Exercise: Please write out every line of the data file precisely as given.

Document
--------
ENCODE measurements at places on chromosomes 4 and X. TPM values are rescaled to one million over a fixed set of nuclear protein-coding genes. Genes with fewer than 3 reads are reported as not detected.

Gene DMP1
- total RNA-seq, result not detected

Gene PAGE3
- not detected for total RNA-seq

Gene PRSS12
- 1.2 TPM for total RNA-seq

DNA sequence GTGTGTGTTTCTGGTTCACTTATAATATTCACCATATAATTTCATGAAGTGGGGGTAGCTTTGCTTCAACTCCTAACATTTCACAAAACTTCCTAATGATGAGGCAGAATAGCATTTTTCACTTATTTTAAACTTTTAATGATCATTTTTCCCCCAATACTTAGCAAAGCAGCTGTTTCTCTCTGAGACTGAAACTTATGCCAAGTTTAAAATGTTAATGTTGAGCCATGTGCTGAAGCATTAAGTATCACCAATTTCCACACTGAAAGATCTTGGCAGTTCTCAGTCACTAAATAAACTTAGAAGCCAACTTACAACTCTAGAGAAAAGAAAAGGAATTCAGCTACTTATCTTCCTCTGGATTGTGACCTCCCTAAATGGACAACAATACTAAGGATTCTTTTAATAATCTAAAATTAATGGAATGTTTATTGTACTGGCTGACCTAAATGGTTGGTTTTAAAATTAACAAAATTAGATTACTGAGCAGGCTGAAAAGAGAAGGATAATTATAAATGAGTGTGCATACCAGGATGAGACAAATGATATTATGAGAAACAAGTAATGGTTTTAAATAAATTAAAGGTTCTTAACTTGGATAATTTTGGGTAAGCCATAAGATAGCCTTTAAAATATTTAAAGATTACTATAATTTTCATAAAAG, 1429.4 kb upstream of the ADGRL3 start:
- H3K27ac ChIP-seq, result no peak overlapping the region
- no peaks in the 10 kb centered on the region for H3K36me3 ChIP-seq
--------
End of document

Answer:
ENCODE measurements at places on chromosomes 4 and X. TPM values are rescaled to one million over a fixed set of nuclear protein-coding genes. Genes with fewer than 3 reads are reported as not detected.

Gene DMP1
- total RNA-seq, result not detected

Gene PAGE3
- not detected for total RNA-seq

Gene PRSS12
- 1.2 TPM for total RNA-seq

DNA sequence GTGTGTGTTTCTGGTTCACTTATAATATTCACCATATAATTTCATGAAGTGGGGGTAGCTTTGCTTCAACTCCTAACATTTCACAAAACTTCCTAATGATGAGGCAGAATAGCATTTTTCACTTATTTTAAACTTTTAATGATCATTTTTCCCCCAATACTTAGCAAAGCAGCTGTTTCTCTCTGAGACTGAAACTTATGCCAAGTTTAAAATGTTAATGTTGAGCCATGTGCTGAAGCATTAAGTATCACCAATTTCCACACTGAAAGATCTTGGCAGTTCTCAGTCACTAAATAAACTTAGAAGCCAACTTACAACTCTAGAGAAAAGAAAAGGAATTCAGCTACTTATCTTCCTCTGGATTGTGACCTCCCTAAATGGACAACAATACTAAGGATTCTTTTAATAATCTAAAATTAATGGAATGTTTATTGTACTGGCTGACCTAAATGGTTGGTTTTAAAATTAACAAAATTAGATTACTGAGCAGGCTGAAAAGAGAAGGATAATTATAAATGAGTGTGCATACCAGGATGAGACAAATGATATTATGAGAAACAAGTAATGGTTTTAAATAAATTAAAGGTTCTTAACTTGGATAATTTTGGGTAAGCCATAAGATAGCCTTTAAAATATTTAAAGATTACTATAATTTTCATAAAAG, 1429.4 kb upstream of the ADGRL3 start:
- H3K27ac ChIP-seq, result no peak overlapping the region
- no peaks in the 10 kb centered on the region for H3K36me3 ChIP-seq